Denton Young (vocals)
Brian Miller (guitar)
Jim Samson (bass)
Kim Hunt (drums)
Howard Helm (keyboards)
1978: Astral Projector (CBS)
1979: Back Down To Earth (CBS)
1980: I’m Worried About The Boys (Falcon)
In the highly secure Cambridge Analytica data center, CTO Nathanial Fatale shows an ASCII printout of the facebook social graph to potential investor Boris Badenov.
John Mills-Cockell studied music at the University of Toronto - he was a pioneer of the Moog synthesizer who in 1967 formed Intersystems with light sculptor Michael Hayden and poet Blake Parker. They released three LP recordings: Number One (1967), Peachy (1968) and the brilliantly named Free Psychedelic Poster Inside (1968). All 3 were remastered in 2015 as a lovingly produced CD box-set.
In 1970 Syrinx was formed with John Mills-Cockell (keyboards), Alan Wells (percussion) and Doug Pringle (saxophone). They put out their first album (Syrinx) in 1970, and were commission by CTV to write and perform the theme music for the tv show Here Come's The Seventies - they got a hit with Tillicum and the single was later included on their second album.
Syrinx returned to the studio in late 1970 to record a second album but a fire in the studio destroyed the group’s instruments including Mills-Cockell’s Moog Mark II as well as the master tapes of the recordings containing weeks of work. A Benefit Concert was held in St. Lawrence Market on April 14, 1971:
Syrinx released Long Lost Relatives in 1971. Here's footage of Syrinx with the Toronto Repertory Orchestra playing Ibistix - one of the four movements of the 26 minute Stringspace. a composition including Syren, December Angel, Ibisitx, and Field Hymn (Conclusion).
In 2016 a 2-CD box set (Tumblers From The Vault) was released and it includes all the studio material, plus the CBC recording of StringSpace live with orchestra.
Here is December Angel from Long Lost Relatives:
After Syrinx disbanded, John Mills-Cockell put out the albums Heartbeat and A Third Testament on True North records; there is a remastered set coming. Soon. Hopefully.
The pictures are from 1972 - British musician Malcolm Tomlinson joined the band making it a 4 piece.
Serge Fiori (lead guitar, vocals) met Michel Normandeau (guitar, vocals) in November 1972 and Harmonium was formed when they added Louis Valois on bass in 1973.
The band put out 3 studio albums from 1974 through 1976: Harmonium, Si On Avait Besoin D'une Cinquième Saison and L’Eptade as well as a live album (En Tournee in 1980).
Below is Pour Un Instant - a short sweet track which was a hit from their first album:
This is paired with a long one - the 17 minute Histoires Sans Paroles which is just so goddamn beautiful:
Fwiw, all 3 of their studio albums made it onto wikipedia’s list of top 100 Canadian albums - they were huge in Quebec and for good reason.
In 2016 a great 2-LP re-issue of their last album (L’Eptade XL) was made available and there are re-issues of everything on CD.
Here is the venerable Peter Gzoski introducing Harmonium on CBC’s 90 Minutes Live.
On February 3 1969, page 25 of the Toronto Star ran an article entitled “Bus ‘bunny’ made man miss his stop”.
Apparently a suggestion was made at the Canadian Urban Transportation Conference that “bus bunnies” should be used to make transportation “more attractive”. According to the article (see below), the idea was “slightly less popular” with women patrons.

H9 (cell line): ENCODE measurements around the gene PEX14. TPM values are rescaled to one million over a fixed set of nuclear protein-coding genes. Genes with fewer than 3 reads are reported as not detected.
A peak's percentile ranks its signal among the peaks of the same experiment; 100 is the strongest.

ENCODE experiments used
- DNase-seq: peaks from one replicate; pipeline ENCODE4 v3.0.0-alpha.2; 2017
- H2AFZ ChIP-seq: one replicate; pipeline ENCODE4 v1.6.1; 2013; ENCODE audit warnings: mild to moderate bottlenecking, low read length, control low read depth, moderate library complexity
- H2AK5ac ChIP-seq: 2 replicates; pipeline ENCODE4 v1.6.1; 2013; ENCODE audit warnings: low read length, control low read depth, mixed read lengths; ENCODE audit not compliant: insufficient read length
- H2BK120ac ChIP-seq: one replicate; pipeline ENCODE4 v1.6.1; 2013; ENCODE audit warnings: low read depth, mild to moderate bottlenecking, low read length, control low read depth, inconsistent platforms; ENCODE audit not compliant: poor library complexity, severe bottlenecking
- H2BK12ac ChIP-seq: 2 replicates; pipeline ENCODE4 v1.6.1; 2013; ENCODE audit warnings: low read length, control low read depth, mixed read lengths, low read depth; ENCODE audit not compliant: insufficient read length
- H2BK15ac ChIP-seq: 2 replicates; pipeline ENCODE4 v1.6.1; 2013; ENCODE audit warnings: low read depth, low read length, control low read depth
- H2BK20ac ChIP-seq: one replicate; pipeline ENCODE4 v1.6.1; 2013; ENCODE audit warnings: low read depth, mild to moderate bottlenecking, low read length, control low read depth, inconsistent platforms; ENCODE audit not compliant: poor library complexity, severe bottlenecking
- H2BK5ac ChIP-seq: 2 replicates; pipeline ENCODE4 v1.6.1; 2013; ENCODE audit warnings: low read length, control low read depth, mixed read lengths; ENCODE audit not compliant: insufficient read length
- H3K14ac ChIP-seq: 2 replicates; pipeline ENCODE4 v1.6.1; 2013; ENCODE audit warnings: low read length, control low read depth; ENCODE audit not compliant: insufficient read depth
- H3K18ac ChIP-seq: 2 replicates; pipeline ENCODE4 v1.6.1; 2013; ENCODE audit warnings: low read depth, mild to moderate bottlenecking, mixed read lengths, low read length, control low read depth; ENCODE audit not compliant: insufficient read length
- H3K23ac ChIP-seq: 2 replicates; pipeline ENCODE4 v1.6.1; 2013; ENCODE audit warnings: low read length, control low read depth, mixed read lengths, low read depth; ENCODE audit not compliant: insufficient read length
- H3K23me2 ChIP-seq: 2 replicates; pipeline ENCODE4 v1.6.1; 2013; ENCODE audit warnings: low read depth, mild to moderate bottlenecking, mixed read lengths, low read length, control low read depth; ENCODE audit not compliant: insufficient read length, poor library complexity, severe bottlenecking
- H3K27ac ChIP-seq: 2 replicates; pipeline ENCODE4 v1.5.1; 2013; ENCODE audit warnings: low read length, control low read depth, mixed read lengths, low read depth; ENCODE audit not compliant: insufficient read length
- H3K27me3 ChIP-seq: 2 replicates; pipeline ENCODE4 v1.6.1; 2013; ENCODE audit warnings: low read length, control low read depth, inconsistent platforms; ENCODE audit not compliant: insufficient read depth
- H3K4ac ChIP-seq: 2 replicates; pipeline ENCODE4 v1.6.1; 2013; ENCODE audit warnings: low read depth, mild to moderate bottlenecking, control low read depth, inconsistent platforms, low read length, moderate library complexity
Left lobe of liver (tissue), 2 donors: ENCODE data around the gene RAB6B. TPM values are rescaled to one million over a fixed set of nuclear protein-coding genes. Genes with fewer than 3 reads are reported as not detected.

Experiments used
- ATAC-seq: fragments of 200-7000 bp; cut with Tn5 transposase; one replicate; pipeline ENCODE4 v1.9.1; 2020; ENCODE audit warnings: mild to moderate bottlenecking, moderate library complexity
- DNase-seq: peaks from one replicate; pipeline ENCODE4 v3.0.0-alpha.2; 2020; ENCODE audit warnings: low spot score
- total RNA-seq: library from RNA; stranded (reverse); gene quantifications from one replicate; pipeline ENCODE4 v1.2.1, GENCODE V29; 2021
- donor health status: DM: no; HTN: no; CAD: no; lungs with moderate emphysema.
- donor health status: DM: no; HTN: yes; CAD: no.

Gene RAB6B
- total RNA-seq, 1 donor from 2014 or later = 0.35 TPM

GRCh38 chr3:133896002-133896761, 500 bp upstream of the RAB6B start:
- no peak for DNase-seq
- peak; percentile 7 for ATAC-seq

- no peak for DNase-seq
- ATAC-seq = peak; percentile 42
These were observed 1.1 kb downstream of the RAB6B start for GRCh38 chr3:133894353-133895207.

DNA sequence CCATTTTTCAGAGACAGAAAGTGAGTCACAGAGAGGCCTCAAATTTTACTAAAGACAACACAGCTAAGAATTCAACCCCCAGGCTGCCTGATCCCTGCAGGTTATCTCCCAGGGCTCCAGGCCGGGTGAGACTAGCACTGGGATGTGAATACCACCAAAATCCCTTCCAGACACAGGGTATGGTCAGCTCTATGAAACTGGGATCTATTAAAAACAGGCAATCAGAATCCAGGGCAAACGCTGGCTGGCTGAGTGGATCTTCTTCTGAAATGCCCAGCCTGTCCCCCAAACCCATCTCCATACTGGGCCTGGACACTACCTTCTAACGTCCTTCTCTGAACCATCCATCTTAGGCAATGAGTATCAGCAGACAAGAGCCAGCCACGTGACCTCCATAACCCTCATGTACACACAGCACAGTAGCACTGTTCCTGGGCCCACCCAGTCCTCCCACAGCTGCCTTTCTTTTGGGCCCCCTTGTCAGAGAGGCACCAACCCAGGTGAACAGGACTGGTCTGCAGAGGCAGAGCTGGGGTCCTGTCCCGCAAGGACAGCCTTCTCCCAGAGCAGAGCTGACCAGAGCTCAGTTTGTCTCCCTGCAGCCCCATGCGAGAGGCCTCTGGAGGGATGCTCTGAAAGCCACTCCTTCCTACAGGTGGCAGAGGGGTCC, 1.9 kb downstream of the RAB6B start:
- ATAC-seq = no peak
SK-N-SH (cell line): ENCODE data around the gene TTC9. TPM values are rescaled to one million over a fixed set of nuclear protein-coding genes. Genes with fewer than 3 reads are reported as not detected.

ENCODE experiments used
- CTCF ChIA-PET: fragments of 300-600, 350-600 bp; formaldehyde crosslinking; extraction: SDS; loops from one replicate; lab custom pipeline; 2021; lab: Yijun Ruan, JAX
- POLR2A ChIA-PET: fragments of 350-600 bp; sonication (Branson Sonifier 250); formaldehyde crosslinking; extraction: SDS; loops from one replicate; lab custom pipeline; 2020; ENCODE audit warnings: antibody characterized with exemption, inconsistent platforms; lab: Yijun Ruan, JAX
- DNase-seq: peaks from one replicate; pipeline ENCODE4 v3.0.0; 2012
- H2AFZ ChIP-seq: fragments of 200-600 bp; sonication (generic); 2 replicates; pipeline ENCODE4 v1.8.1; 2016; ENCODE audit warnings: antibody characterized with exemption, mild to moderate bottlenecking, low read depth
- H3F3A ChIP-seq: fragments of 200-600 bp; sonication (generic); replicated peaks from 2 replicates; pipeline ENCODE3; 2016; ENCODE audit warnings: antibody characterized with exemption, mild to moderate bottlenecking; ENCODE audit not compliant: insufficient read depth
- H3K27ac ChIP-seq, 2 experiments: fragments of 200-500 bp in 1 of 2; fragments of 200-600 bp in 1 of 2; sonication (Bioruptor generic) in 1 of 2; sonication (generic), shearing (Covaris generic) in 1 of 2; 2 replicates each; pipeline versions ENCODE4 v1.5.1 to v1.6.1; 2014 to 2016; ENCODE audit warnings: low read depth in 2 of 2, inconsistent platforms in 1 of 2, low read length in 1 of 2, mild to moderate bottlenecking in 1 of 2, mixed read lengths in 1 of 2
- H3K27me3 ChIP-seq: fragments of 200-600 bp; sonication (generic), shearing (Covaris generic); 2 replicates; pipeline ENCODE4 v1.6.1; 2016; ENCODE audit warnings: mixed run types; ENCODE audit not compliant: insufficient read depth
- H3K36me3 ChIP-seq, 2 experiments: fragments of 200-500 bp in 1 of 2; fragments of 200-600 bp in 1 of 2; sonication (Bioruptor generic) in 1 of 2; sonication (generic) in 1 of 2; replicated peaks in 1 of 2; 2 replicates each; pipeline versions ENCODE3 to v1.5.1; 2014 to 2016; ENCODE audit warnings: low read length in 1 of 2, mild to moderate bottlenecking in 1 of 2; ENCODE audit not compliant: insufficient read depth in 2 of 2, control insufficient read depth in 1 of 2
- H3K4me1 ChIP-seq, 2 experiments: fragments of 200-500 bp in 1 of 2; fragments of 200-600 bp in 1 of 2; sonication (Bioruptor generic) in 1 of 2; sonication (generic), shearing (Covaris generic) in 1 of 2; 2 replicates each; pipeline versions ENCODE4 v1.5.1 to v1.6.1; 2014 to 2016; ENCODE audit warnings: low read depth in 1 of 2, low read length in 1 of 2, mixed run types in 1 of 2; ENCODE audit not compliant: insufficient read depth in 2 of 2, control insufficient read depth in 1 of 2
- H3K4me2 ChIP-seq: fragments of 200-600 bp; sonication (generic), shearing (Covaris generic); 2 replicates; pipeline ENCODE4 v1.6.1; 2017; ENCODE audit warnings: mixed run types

Sylvia Fricker married Ian Tyson in June, 1964.
From 1962 to 1967 Ian & Sylvia put out a string of folk albums with hits like Four Strong Winds and Someday Soon.
In 1967 they went country rock, releasing Nashville and Full Circle with session players from Tennesee - a month before they Byrds recorded Sweetheart of the Rodeo.
They formed Great Speckled Bird in 1969 and toured across Canada on the Festival Express. The band put out one album (produced by Todd Rungren) which suffered from poor distribution.
By 1975, Ian & Sylvia had stopped performing and were divorced soon after.
In 1995 they were inducted into the Canadian Music Hall of Fame.
Here is the track Someday Soon:
Photo courtesy of Toronto Public Library.
Some pictures of suburbia.
Gordon Lowe and Laurel Ward put out Prisms in 1969 (Yorkville records YVS 33004).
“The way to enjoy ‘Prisms’ is to turn it on, put out the lights, lie down on the couch and allow your mind to become involved with the soulful sounds of Gordon Lowe”.
Laurel Ward went on to sing background vocals for Anne Murray, Bob Seger and Alice Cooper. Below is the cast of Hair from 1970 - that’s Laurel Ward on the left (with Rachel Jacobson, Pam and Dick Stein and Joe Clark).
In 1970 Gordon Lowe put out Follow the Sound (again with Laurel Ward on vocals).
Both albums have become classics in Japan & Korea and have had limited edition CD reissues.
The Folklords formed in 1968 when the Chimes of Britain changed from a Mod cover band to playing dreamy sunshine psychedelic pop. They were signed to Jack Boswell’s Allied record label (which also carried Reign Ghost and the Plastic Cloud) and they put out one album (Release The Sunshine) which featured a trippy album cover and songs which “dealt with alternative lifestyles and complexities of a changing world”. The track below is the opener on side 2; Parson Me Judas - enjoy.
Tom Waschkowski (guitar)
Paul Seip (bass)
Martha Johnson (auto-harp)
Max Webster was formed in 1972 (Mile Tilka, Kim Mitchell and Phil Trudell) from the ashes of a band called Family At Mac’s who played a tune called Song for Webster (the song, incidentally, was written by Daryl Steurmer who would later tour with Genesis). Max Webster put out a string of great albums from 1976 (Max Webster) to 1981 (Diamonds Diamonds) until Kim MItchell folded the band one night after playing a gig supporting Rush in Memphis Tennessee in April 1981.
From their first album, here is Toronto Tontos:
This is Pye Dubois (lyricist) and Kim Mitchell (guitar/vocals) in 1979:
Mike Tilka (bass):
Kim Mitchell and the Rankin sisters: